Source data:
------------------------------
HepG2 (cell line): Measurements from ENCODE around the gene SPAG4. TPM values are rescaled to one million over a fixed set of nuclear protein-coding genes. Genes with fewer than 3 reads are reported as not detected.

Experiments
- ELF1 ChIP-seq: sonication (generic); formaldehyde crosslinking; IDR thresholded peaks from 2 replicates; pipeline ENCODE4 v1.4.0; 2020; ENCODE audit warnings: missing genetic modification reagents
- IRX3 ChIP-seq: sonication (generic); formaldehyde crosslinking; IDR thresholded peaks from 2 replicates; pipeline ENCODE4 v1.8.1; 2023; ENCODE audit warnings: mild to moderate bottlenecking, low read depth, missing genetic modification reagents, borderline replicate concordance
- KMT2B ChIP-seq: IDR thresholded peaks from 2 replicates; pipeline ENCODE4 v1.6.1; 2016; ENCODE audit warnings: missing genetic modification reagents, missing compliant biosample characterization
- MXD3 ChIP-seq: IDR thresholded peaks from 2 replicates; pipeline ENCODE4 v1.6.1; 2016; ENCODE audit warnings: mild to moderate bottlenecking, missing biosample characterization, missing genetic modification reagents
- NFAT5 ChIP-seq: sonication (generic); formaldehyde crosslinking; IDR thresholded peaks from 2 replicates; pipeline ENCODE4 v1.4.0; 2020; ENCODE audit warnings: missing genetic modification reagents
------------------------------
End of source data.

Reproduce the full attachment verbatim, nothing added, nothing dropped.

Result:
HepG2 (cell line): Measurements from ENCODE around the gene SPAG4. TPM values are rescaled to one million over a fixed set of nuclear protein-coding genes. Genes with fewer than 3 reads are reported as not detected.

Experiments
- ELF1 ChIP-seq: sonication (generic); formaldehyde crosslinking; IDR thresholded peaks from 2 replicates; pipeline ENCODE4 v1.4.0; 2020; ENCODE audit warnings: missing genetic modification reagents
- IRX3 ChIP-seq: sonication (generic); formaldehyde crosslinking; IDR thresholded peaks from 2 replicates; pipeline ENCODE4 v1.8.1; 2023; ENCODE audit warnings: mild to moderate bottlenecking, low read depth, missing genetic modification reagents, borderline replicate concordance
- KMT2B ChIP-seq: IDR thresholded peaks from 2 replicates; pipeline ENCODE4 v1.6.1; 2016; ENCODE audit warnings: missing genetic modification reagents, missing compliant biosample characterization
- MXD3 ChIP-seq: IDR thresholded peaks from 2 replicates; pipeline ENCODE4 v1.6.1; 2016; ENCODE audit warnings: mild to moderate bottlenecking, missing biosample characterization, missing genetic modification reagents
- NFAT5 ChIP-seq: sonication (generic); formaldehyde crosslinking; IDR thresholded peaks from 2 replicates; pipeline ENCODE4 v1.4.0; 2020; ENCODE audit warnings: missing genetic modification reagents